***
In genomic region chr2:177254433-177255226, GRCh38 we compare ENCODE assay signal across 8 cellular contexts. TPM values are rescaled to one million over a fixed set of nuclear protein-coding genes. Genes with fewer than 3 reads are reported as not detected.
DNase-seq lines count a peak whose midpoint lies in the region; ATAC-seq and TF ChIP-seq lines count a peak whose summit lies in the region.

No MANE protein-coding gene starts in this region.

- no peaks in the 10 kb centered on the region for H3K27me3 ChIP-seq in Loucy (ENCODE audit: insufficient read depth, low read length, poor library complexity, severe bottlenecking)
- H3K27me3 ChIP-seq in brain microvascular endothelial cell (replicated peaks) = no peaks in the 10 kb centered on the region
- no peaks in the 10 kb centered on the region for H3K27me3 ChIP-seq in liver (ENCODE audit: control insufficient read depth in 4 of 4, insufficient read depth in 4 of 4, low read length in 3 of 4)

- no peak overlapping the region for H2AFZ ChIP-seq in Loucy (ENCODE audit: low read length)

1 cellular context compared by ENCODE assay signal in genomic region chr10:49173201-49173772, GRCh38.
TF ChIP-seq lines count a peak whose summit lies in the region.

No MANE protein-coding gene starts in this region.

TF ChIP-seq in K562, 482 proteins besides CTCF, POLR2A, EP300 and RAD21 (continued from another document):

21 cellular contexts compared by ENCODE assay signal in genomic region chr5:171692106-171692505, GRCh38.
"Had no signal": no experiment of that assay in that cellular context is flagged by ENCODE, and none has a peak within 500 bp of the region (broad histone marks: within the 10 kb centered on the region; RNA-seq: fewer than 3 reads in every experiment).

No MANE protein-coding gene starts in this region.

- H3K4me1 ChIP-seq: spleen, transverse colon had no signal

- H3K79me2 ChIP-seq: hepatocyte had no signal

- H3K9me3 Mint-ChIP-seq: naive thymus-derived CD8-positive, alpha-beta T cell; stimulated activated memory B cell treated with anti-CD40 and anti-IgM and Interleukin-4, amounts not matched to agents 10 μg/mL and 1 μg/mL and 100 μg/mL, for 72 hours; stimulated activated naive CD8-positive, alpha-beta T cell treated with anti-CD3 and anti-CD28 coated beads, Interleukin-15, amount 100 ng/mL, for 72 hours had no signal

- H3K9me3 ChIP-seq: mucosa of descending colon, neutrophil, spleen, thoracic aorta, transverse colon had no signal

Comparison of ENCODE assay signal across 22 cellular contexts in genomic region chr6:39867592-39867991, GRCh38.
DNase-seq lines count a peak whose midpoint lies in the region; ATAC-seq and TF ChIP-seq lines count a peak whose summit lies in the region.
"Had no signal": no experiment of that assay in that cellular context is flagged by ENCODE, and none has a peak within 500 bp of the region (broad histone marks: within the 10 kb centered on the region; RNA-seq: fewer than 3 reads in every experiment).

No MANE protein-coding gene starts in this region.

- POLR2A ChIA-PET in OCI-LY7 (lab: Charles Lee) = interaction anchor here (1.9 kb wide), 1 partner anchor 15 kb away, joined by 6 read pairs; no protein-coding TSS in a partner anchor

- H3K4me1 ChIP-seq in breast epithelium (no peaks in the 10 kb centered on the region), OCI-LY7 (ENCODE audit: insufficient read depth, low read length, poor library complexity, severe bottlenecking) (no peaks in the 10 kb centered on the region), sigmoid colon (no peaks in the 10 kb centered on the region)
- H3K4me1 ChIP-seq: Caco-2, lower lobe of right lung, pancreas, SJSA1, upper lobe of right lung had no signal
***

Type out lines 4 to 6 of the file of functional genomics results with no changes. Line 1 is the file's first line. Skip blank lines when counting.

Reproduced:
- no peaks in the 10 kb centered on the region for H3K27me3 ChIP-seq in Loucy (ENCODE audit: insufficient read depth, low read length, poor library complexity, severe bottlenecking)
- H3K27me3 ChIP-seq in brain microvascular endothelial cell (replicated peaks) = no peaks in the 10 kb centered on the region
- no peaks in the 10 kb centered on the region for H3K27me3 ChIP-seq in liver (ENCODE audit: control insufficient read depth in 4 of 4, insufficient read depth in 4 of 4, low read length in 3 of 4)